When you agreed to make “Harry Potter,” did part of you think back to how much you enjoyed “A Little Princess,” which is another kids movie based on a popular book?
I’m very grateful for “A Little Princess,” among other things, because I know that J.K. Rowling’s a big fan of the film and [“Harry Potter” producer] David Heyman is a big fan of the film. I was coming out of “Y Tu Mamá También,” which J.K. and David also liked, and actually they felt that it was an interesting combination for “Azkaban.” I remember it was such a different beast. In “A Little Princess,” there was stuff that I think has been in most of my films, dealing with relationships and social class and the place that you have in the world. When I started reading “Harry Potter,” I understood that there were a lot of things that I was intrigued by. I was a little daunted. It was more in the realm of fantasy than what I felt was my comfort zone. In “A Little Princess,” the fantasy itself was very specific chapters, where they were like illustration books. It was not really that our characters were involved in the fantasy.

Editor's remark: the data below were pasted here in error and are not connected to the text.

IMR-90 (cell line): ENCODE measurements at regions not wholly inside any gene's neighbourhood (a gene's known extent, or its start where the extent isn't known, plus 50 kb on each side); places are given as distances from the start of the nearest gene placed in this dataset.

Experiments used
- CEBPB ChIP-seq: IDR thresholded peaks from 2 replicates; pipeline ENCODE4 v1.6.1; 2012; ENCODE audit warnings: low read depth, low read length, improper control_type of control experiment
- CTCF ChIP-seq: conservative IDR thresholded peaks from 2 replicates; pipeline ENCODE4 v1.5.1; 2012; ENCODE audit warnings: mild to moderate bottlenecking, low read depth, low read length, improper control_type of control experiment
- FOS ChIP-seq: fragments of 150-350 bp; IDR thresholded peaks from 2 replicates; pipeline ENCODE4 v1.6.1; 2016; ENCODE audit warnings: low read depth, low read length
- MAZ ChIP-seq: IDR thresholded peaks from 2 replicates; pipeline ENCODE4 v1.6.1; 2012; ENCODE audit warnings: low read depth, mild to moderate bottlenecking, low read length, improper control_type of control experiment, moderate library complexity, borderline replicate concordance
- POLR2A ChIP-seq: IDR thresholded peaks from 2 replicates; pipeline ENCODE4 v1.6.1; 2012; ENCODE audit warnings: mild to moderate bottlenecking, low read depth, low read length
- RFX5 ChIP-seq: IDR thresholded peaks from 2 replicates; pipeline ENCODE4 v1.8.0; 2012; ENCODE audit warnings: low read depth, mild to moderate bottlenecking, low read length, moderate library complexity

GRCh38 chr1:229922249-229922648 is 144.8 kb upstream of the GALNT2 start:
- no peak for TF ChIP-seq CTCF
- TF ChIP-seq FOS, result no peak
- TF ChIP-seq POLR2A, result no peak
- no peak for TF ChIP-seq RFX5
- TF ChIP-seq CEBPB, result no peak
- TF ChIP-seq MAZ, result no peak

It’s in their imagination.
Exactly, it was more the imagination. In “Harry Potter,” I had to embrace a world of fantasy, so it was a complete different thing. But what I respected immediately when I read the books is exactly what happened when I read the amazing screenplay by Richard LaGravenese and Elizabeth Chandler of “A Little Princess,” in which the universe is treated with so much respect. And children are treated with respect, not patronizing, because a lot of children’s films are very patronizing. This was treating them as human beings who have lots of periods of pain and who have truthful emotions. Then with “Harry Potter,” the material was already there, and you have [screenwriter] Steve Kloves taking exactly that more grown-up approach.
This interview has been edited for clarity and length.